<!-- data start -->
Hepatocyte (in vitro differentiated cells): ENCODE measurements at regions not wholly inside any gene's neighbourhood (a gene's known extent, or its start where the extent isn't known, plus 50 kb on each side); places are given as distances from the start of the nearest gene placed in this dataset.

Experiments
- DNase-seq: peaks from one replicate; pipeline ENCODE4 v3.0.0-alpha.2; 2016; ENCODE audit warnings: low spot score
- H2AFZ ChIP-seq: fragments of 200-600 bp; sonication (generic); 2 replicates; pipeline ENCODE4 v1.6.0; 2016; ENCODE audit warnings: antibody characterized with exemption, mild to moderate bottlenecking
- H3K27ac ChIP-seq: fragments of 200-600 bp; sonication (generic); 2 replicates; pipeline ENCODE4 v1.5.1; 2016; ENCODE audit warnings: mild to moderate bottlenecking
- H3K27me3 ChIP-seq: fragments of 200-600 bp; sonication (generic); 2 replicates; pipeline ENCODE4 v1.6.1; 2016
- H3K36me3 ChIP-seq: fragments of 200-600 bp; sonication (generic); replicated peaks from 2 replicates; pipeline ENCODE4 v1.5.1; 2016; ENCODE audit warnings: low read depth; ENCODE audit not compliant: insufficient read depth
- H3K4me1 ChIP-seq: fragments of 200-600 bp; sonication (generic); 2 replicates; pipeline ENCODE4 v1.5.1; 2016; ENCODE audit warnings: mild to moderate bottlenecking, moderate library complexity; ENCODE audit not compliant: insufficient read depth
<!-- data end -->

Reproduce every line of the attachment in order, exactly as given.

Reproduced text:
Hepatocyte (in vitro differentiated cells): ENCODE measurements at regions not wholly inside any gene's neighbourhood (a gene's known extent, or its start where the extent isn't known, plus 50 kb on each side); places are given as distances from the start of the nearest gene placed in this dataset.

Experiments
- DNase-seq: peaks from one replicate; pipeline ENCODE4 v3.0.0-alpha.2; 2016; ENCODE audit warnings: low spot score
- H2AFZ ChIP-seq: fragments of 200-600 bp; sonication (generic); 2 replicates; pipeline ENCODE4 v1.6.0; 2016; ENCODE audit warnings: antibody characterized with exemption, mild to moderate bottlenecking
- H3K27ac ChIP-seq: fragments of 200-600 bp; sonication (generic); 2 replicates; pipeline ENCODE4 v1.5.1; 2016; ENCODE audit warnings: mild to moderate bottlenecking
- H3K27me3 ChIP-seq: fragments of 200-600 bp; sonication (generic); 2 replicates; pipeline ENCODE4 v1.6.1; 2016
- H3K36me3 ChIP-seq: fragments of 200-600 bp; sonication (generic); replicated peaks from 2 replicates; pipeline ENCODE4 v1.5.1; 2016; ENCODE audit warnings: low read depth; ENCODE audit not compliant: insufficient read depth
- H3K4me1 ChIP-seq: fragments of 200-600 bp; sonication (generic); 2 replicates; pipeline ENCODE4 v1.5.1; 2016; ENCODE audit warnings: mild to moderate bottlenecking, moderate library complexity; ENCODE audit not compliant: insufficient read depth